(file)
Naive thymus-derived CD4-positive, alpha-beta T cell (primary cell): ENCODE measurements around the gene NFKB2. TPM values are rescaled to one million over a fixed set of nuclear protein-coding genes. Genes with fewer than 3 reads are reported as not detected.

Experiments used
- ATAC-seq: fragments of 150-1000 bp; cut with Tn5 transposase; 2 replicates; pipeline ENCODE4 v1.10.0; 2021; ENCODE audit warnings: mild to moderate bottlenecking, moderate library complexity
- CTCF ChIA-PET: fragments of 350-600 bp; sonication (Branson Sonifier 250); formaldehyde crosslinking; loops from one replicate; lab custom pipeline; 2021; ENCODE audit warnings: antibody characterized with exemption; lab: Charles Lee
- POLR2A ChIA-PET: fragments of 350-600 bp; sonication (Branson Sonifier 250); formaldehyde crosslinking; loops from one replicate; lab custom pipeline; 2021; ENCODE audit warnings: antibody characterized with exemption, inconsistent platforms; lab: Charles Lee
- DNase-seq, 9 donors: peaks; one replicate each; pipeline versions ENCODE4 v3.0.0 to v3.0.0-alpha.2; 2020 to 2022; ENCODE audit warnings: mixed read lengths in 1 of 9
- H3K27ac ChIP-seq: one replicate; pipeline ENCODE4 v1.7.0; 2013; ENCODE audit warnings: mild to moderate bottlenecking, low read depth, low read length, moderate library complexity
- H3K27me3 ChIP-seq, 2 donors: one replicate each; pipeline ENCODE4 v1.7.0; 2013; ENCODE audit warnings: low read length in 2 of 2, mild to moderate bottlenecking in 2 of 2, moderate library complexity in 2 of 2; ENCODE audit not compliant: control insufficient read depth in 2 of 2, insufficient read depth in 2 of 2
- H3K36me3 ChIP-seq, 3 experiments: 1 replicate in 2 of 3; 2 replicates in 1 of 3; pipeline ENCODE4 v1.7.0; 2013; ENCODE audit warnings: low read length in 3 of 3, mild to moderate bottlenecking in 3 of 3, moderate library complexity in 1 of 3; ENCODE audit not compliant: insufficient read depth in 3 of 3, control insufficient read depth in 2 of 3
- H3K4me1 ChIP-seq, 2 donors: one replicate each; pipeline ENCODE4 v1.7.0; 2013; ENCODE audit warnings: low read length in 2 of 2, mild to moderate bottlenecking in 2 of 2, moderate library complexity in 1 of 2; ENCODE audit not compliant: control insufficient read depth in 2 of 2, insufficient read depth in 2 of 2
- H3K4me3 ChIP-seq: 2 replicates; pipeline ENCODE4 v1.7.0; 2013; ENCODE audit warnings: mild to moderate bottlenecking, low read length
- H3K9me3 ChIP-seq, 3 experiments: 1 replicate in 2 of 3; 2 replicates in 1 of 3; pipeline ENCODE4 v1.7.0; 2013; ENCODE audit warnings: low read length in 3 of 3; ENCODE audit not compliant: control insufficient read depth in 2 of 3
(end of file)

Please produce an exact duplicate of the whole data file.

Naive thymus-derived CD4-positive, alpha-beta T cell (primary cell): ENCODE measurements around the gene NFKB2. TPM values are rescaled to one million over a fixed set of nuclear protein-coding genes. Genes with fewer than 3 reads are reported as not detected.

Experiments used
- ATAC-seq: fragments of 150-1000 bp; cut with Tn5 transposase; 2 replicates; pipeline ENCODE4 v1.10.0; 2021; ENCODE audit warnings: mild to moderate bottlenecking, moderate library complexity
- CTCF ChIA-PET: fragments of 350-600 bp; sonication (Branson Sonifier 250); formaldehyde crosslinking; loops from one replicate; lab custom pipeline; 2021; ENCODE audit warnings: antibody characterized with exemption; lab: Charles Lee
- POLR2A ChIA-PET: fragments of 350-600 bp; sonication (Branson Sonifier 250); formaldehyde crosslinking; loops from one replicate; lab custom pipeline; 2021; ENCODE audit warnings: antibody characterized with exemption, inconsistent platforms; lab: Charles Lee
- DNase-seq, 9 donors: peaks; one replicate each; pipeline versions ENCODE4 v3.0.0 to v3.0.0-alpha.2; 2020 to 2022; ENCODE audit warnings: mixed read lengths in 1 of 9
- H3K27ac ChIP-seq: one replicate; pipeline ENCODE4 v1.7.0; 2013; ENCODE audit warnings: mild to moderate bottlenecking, low read depth, low read length, moderate library complexity
- H3K27me3 ChIP-seq, 2 donors: one replicate each; pipeline ENCODE4 v1.7.0; 2013; ENCODE audit warnings: low read length in 2 of 2, mild to moderate bottlenecking in 2 of 2, moderate library complexity in 2 of 2; ENCODE audit not compliant: control insufficient read depth in 2 of 2, insufficient read depth in 2 of 2
- H3K36me3 ChIP-seq, 3 experiments: 1 replicate in 2 of 3; 2 replicates in 1 of 3; pipeline ENCODE4 v1.7.0; 2013; ENCODE audit warnings: low read length in 3 of 3, mild to moderate bottlenecking in 3 of 3, moderate library complexity in 1 of 3; ENCODE audit not compliant: insufficient read depth in 3 of 3, control insufficient read depth in 2 of 3
- H3K4me1 ChIP-seq, 2 donors: one replicate each; pipeline ENCODE4 v1.7.0; 2013; ENCODE audit warnings: low read length in 2 of 2, mild to moderate bottlenecking in 2 of 2, moderate library complexity in 1 of 2; ENCODE audit not compliant: control insufficient read depth in 2 of 2, insufficient read depth in 2 of 2
- H3K4me3 ChIP-seq: 2 replicates; pipeline ENCODE4 v1.7.0; 2013; ENCODE audit warnings: mild to moderate bottlenecking, low read length
- H3K9me3 ChIP-seq, 3 experiments: 1 replicate in 2 of 3; 2 replicates in 1 of 3; pipeline ENCODE4 v1.7.0; 2013; ENCODE audit warnings: low read length in 3 of 3; ENCODE audit not compliant: control insufficient read depth in 2 of 3